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  • Writer's pictureBright Light Counseling Center

What to Know About High-Functioning Depression


Depression can often be hard to spot. It’s not always as obvious, and its effects can vary from person to person. Sometimes, it disguises itself as functionality, making it tricky for both the person experiencing it and those around them to identify. This type of depression is known as high-functioning depression, and understanding its subtleties is important for providing effective support and treatment.


What Is “High-Functioning” Depression?



woman sitting at home office working

High-functioning depression is a type of depression where individuals can maintain their daily responsibilities and appear to be functioning well on the surface. However, beneath the surface, they are struggling with persistent feelings of sadness, hopelessness, and emptiness.


One of the key characteristics of high-functioning depression is the ability to mask symptoms. Those experiencing high functioning-depression may excel at work or school, maintain relationships, and participate in social activities, all while battling overwhelming feelings of despair. This ability to maintain a façade often leads to the misconception that everything is okay, making it challenging for individuals to seek help or for others to recognize the signs.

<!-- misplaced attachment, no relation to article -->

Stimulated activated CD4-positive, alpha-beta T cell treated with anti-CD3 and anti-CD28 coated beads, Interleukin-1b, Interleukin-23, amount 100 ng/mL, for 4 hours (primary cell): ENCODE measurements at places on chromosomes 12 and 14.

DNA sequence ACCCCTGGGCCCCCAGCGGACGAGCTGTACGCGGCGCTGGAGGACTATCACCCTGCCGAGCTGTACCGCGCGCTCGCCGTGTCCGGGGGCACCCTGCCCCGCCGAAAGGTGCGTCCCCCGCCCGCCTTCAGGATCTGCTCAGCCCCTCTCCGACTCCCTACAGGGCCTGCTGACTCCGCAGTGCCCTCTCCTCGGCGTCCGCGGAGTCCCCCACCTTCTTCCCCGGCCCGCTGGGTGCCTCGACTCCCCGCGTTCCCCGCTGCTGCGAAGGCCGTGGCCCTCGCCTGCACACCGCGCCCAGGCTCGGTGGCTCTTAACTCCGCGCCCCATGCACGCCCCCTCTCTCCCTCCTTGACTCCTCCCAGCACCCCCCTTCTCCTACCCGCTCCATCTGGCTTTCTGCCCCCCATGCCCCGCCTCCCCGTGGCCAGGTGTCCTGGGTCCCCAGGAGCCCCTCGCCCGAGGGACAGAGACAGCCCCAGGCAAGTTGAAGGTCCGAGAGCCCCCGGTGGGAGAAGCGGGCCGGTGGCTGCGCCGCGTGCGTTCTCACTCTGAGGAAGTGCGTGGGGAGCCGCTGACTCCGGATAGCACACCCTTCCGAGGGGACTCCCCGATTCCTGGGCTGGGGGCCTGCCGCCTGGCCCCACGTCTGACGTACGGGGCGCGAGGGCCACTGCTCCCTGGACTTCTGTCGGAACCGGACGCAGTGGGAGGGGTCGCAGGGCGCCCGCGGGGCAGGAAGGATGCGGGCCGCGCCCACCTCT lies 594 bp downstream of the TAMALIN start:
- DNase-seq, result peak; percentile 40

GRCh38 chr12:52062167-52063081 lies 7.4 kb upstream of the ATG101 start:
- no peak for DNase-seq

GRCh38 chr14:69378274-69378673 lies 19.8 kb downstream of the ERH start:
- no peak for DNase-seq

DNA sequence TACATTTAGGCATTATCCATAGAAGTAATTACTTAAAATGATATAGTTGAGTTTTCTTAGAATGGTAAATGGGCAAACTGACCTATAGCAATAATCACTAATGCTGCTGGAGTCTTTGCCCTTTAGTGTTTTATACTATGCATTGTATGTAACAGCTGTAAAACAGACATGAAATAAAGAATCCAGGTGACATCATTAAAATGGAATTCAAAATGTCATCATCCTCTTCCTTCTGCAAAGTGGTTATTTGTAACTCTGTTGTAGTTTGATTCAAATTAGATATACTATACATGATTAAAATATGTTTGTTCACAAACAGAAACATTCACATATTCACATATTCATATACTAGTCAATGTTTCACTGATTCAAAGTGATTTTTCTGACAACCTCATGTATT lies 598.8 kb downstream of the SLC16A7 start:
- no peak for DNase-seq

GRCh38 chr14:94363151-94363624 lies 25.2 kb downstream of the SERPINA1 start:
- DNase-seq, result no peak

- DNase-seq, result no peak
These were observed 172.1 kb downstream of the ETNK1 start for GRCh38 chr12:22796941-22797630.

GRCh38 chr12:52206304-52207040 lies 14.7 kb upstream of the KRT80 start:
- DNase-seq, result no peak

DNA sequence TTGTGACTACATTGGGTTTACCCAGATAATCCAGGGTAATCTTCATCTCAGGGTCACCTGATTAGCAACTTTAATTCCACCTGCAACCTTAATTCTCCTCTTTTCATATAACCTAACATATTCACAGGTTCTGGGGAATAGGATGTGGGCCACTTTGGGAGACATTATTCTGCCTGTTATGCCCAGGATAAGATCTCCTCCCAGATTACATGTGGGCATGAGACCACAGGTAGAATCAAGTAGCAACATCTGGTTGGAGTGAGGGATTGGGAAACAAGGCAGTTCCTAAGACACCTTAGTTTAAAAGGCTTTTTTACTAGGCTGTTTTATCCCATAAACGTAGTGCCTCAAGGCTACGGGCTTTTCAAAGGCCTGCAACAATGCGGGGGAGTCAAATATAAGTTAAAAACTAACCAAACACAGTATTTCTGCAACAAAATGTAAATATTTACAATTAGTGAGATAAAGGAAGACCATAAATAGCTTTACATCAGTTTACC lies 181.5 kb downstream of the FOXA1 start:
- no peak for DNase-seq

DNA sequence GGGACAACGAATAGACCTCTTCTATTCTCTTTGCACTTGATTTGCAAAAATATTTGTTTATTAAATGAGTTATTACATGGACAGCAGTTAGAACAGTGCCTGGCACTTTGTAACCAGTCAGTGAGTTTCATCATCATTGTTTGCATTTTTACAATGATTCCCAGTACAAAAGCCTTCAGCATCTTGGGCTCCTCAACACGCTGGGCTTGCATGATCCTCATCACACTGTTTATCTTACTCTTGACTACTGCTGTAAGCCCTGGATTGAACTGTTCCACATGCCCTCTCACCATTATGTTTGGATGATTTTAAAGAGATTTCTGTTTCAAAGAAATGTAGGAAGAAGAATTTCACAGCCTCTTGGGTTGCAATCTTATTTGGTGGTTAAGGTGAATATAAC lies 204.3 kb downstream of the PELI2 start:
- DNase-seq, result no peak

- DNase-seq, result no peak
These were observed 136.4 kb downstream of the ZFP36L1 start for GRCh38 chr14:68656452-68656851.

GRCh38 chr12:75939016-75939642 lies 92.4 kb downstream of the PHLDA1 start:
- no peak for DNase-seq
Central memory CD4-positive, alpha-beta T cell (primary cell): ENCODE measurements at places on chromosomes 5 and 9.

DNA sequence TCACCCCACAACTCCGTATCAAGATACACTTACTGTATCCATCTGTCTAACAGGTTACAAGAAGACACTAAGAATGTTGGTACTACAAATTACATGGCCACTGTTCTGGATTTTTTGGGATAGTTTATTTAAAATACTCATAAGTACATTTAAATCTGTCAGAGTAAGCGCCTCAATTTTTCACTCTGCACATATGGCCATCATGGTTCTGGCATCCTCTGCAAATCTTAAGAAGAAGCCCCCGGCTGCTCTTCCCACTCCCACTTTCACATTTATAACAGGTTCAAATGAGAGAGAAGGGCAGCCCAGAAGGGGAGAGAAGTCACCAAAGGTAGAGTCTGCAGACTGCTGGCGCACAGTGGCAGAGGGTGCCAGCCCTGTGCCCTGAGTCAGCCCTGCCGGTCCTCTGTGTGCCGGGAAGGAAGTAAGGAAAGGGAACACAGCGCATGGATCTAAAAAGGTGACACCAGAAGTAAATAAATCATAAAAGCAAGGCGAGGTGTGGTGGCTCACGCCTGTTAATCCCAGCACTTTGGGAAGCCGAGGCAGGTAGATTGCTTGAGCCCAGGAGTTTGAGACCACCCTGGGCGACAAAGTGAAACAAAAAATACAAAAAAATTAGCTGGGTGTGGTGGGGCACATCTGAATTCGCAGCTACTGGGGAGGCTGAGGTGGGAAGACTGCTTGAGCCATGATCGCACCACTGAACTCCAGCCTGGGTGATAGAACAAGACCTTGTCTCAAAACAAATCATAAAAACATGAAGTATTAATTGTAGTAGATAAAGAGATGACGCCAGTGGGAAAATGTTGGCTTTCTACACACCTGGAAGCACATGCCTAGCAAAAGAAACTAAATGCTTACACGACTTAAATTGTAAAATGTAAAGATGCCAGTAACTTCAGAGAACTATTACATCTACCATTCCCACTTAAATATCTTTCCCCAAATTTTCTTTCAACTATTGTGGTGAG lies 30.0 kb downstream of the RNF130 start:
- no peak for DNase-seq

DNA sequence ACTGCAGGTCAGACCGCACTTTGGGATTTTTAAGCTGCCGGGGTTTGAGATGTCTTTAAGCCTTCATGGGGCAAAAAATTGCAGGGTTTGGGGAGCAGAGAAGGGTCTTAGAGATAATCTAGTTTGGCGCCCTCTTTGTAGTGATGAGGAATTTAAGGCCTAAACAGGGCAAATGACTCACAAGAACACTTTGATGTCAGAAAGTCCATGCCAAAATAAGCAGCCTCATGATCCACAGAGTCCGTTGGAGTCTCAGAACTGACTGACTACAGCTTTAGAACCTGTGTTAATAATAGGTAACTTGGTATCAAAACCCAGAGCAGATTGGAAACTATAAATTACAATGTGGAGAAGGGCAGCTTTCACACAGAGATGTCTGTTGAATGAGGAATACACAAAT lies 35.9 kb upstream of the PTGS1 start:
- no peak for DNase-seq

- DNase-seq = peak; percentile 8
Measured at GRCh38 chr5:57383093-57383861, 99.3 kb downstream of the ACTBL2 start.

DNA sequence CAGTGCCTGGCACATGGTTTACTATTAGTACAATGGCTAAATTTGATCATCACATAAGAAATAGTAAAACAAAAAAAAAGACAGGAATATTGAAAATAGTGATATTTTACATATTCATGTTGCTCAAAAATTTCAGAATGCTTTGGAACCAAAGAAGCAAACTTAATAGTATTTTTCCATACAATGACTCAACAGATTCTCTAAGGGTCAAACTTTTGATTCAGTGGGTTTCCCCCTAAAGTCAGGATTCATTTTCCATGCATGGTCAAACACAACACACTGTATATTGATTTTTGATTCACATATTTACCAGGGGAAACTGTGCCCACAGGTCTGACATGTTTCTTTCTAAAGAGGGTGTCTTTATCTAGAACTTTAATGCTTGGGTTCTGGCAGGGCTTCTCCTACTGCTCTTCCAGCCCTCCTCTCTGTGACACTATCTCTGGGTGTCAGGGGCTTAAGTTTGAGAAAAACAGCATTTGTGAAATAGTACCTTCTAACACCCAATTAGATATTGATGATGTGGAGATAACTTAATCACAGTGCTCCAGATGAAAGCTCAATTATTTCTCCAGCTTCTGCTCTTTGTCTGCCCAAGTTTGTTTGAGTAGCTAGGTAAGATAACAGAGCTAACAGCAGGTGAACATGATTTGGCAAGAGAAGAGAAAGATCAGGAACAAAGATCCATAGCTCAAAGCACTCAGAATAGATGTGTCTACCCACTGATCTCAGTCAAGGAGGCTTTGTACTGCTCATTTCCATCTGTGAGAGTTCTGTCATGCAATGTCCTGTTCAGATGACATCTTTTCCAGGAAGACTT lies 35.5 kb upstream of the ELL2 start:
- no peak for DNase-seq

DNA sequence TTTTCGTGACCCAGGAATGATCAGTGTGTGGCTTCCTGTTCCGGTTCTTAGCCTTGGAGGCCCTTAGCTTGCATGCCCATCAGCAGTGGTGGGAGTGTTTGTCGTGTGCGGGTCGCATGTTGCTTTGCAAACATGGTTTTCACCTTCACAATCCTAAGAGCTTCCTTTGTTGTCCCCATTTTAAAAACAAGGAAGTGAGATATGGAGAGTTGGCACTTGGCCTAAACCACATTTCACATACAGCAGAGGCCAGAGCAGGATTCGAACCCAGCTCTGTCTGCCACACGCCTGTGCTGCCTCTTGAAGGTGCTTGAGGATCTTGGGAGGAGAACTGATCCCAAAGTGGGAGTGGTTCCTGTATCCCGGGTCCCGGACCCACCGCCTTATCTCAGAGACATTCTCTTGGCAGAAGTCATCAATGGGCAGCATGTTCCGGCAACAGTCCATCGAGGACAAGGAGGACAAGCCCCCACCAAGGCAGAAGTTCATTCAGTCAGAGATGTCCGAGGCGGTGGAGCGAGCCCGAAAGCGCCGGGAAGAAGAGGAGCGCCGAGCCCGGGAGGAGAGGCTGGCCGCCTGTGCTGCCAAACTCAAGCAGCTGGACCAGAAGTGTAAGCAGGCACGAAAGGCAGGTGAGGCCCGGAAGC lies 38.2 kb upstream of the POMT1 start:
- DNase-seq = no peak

People with high-functioning depression often mask their symptoms due to social expectations, fear of stigma, and a misunderstanding of their depression and mental health symptoms.


Society frequently values productivity and outward success, pressuring individuals to meet these standards and avoid being seen as weak or incapable. The stigma surrounding mental health issues can lead to concerns about discrimination or judgment, prompting people to hide their struggles. Additionally, the chronic and less severe nature of high-functioning depression might cause individuals to believe their condition isn't "bad enough" to warrant attention, leading them to minimize or mask their symptoms.